When her daughter was place for students who see it proposal as an individual or on creating a beach rock thought, ‘Well, that’s neat,’” getting close to starting as a non-academic enwith a group. out of a lump of clay. It’s she recalled when she school, Gardner said, they deavor, who want to enrich Gardner told her students an opportunity to develop learned she had won. decided to get out their education in a they could use anything patience as well as work on “I didn’t really tell anyof California and different way. floating around in the class- the district’s habits of mind. body here at school because move back to the “It appeals to the room that wasn’t going to Plus, there’s even a little bit Terry had gotten the e-mail, Northwest. kid who is handsbe used for something else, of a science lesson thrown too. Then they announced For a while, on, kinesthetic an opportunity to further a in as Gardner explained to it over the intercom and the Gardner was out of visual person who district wide theme of being her students the effects of kids say, ‘Oh, that’s neat.’ teaching, working may not be good at ecologically minded with ocean waves on rocks over I’ve been kind of slow at in sales because she Suzanne Gardner math, who may not an eye toward sustainability, the years. telling people. I’m humbled discovered when be good at science,” as well as anything lay“We work on those difby this... because I know she moved to Washshe said. “They can ing around the house that ferent skills all the time,” there are a lot of good art ington state that create and move might otherwise be tossed Gardner said. teachers in this state and I not only would she need to things around. I try not out. Now there is a part time just happen to be one.” get new certification here to make the grade imporAnother exercise she and two full time art teachGardner hopes to conbut also a master’s degree. tant. It’s the process that’s likes to do with students is ers at Tahoma High. tinue to build and refine She said she couldn’t afford important.” to have them learn to use Her efforts are being recthe visual arts program at to go back to school and She is working with her other senses and to work on ognized, though Gardner Tahoma High for a long hadn’t been planning on it 3D sculpture students on a sculpture of a rock withsaid she is humbled by the time. at the time. public art proposals to give out looking at what they’re award from the WAEA, “I came back to it after so Eventually, though, the them a sense of how art and doing. She’ll give them which she will receive at its long because this is really call to teach returned with the real world mix because some instructions, turn off state conference on Oct. 8. what I am meant to do,” she the encouragement of her someday they may be the lights, put some music “I react differently. I said. “I could see doing this daughter and some close asked to submit just such a on and tell them to focus didn’t jump up and down. I forever.” friends. In December 1995 she walked over to the University of Washington retirement communities | health services | foundation and went to the education PLEASE department. J O IN US “The head of the education department happened to be moving her office that day, otherwise, she wouldn’t have been there,” Gardner said. “I talked to her and I said, ‘I need to make myself marketable, no one will hire me.’ She set me up with an des moines internship at Issaquah High 1:30 – 4:30 pm School.” sunday, sept 26, 2010 While she waited for a position to open up in the 815 south 216th street Issaquah School District the des moines, Wa 98198 path to her ultimate goal of working in Tahoma became 206-824-5000 clear. 866-937-5390 toll free “I didn’t have a Plan B, I had Plan A, and it worked,” lea hill in auburn Gardner said. 1:30 – 4:30 pm And once she started, sunday, oct 3, 2010 Gardner realized she would have to build the art classes • Sample fresh fruits and vegetables, local cheeses 32049 109th Place se she would teach from the auburn, Wa 98092 and bakery items ground up. “I started from scratch,” 253-876-6000 • Enjoy tasty dishes prepared by Wesley Homes’ own she said. “It kind of freaked Executive Chefs me out because I hadn’t had to do that, write all the • Learn about safe and healthy edible gardening from lesson plans, start from the beginning. 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It’s fun being around kids because you never lose TM Wesley Homes, a not-for-profit organization, is affiliated with the touch with the world.” for people who love life Pacific Northwest Conference of the United Methodist Church. For Gardner, art class is a 398544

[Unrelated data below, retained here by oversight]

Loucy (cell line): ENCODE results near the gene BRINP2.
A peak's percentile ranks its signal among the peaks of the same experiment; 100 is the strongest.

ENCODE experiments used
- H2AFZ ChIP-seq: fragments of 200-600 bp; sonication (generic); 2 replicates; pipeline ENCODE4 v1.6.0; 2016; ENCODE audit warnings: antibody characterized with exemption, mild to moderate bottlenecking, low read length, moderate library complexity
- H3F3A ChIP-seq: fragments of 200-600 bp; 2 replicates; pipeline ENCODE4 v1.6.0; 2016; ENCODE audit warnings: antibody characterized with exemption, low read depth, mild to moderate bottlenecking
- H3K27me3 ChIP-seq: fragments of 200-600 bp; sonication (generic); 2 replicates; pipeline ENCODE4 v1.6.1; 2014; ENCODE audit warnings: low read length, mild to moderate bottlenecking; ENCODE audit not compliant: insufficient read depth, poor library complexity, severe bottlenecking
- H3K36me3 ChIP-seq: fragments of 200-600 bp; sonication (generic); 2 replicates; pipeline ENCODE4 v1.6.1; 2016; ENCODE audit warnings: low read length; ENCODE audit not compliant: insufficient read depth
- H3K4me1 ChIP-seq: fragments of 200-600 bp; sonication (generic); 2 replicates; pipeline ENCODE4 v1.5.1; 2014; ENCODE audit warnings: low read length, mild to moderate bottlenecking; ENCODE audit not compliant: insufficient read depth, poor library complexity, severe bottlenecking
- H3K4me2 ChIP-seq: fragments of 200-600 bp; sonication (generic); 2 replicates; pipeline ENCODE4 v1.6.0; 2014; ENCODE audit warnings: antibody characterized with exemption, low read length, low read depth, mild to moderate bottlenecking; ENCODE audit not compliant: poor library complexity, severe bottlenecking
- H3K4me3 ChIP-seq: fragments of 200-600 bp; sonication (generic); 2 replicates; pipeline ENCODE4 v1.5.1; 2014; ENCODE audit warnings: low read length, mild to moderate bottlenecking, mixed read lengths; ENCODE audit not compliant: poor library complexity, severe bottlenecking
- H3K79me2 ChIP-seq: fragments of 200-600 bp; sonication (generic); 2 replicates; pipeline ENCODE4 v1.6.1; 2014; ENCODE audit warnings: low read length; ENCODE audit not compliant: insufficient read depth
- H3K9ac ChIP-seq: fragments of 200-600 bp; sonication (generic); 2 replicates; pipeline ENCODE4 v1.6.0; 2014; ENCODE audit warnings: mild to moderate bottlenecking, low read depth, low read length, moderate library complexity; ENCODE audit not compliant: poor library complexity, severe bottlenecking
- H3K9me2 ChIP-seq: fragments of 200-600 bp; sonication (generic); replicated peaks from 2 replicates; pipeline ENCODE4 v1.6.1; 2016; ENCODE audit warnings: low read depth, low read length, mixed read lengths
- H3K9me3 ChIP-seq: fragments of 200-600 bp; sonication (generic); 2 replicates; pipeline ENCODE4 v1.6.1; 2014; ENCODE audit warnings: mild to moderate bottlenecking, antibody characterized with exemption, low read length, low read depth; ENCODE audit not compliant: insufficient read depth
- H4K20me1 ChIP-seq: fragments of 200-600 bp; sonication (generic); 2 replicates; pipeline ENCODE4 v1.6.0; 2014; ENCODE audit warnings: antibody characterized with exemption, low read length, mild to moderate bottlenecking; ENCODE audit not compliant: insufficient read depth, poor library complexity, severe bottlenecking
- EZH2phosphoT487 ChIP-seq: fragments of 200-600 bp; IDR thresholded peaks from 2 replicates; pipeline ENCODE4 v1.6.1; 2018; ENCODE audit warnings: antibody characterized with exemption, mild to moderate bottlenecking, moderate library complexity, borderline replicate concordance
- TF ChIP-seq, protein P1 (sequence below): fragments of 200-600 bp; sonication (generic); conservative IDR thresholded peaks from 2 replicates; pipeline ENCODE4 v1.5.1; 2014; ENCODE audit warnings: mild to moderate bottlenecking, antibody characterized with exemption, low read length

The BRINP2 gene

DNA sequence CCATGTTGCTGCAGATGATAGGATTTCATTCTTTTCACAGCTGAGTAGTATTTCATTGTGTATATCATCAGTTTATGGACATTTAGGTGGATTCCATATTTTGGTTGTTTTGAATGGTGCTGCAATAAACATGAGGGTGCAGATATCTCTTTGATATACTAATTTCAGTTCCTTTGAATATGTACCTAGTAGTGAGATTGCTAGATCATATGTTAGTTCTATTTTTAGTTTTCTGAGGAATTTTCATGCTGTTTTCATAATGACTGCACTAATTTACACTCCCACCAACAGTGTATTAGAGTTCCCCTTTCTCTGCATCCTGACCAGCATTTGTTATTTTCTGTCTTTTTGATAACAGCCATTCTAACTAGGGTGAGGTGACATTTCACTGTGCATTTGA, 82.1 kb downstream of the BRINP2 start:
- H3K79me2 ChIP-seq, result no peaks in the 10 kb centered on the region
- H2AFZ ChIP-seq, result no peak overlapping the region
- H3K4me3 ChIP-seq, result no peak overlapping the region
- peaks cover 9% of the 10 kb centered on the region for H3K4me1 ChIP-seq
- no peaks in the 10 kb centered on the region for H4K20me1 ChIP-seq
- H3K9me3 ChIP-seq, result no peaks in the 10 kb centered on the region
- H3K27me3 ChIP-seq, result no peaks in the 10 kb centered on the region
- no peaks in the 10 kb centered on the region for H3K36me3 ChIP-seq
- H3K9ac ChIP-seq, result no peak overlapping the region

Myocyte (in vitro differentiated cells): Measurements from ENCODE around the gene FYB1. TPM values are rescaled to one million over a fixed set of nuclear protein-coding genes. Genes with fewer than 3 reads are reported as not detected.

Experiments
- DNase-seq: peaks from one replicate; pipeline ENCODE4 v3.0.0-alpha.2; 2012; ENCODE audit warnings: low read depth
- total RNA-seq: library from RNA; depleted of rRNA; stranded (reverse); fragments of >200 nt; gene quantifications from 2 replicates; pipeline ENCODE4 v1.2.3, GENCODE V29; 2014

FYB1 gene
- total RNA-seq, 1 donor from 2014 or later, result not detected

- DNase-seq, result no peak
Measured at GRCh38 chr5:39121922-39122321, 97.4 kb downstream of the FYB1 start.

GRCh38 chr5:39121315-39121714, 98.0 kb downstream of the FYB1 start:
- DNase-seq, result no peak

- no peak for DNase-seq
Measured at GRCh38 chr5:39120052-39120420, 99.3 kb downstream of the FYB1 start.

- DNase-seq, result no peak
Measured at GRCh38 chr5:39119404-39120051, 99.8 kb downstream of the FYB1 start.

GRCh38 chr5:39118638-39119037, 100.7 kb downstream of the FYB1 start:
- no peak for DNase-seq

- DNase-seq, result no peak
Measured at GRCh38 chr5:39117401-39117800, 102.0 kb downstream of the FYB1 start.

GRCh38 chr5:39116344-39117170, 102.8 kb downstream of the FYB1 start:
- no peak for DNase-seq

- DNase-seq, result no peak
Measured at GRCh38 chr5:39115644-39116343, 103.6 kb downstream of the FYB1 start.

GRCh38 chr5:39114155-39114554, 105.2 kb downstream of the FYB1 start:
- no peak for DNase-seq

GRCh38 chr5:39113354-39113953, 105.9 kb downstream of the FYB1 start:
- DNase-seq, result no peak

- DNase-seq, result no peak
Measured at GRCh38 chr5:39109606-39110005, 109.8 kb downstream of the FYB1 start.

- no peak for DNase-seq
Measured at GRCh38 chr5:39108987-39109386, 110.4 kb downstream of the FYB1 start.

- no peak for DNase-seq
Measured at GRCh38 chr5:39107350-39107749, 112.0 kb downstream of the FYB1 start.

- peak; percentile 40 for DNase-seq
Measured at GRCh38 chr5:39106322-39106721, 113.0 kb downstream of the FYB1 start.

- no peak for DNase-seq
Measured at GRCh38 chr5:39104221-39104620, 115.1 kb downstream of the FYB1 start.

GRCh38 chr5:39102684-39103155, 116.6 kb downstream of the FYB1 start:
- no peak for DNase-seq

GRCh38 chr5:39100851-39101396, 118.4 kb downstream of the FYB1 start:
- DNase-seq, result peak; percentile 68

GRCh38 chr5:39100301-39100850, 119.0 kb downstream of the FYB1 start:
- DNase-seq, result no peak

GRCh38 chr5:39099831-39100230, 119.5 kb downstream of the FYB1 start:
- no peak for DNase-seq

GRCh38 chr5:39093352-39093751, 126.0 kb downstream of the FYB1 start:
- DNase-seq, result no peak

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[16] September 24, 2010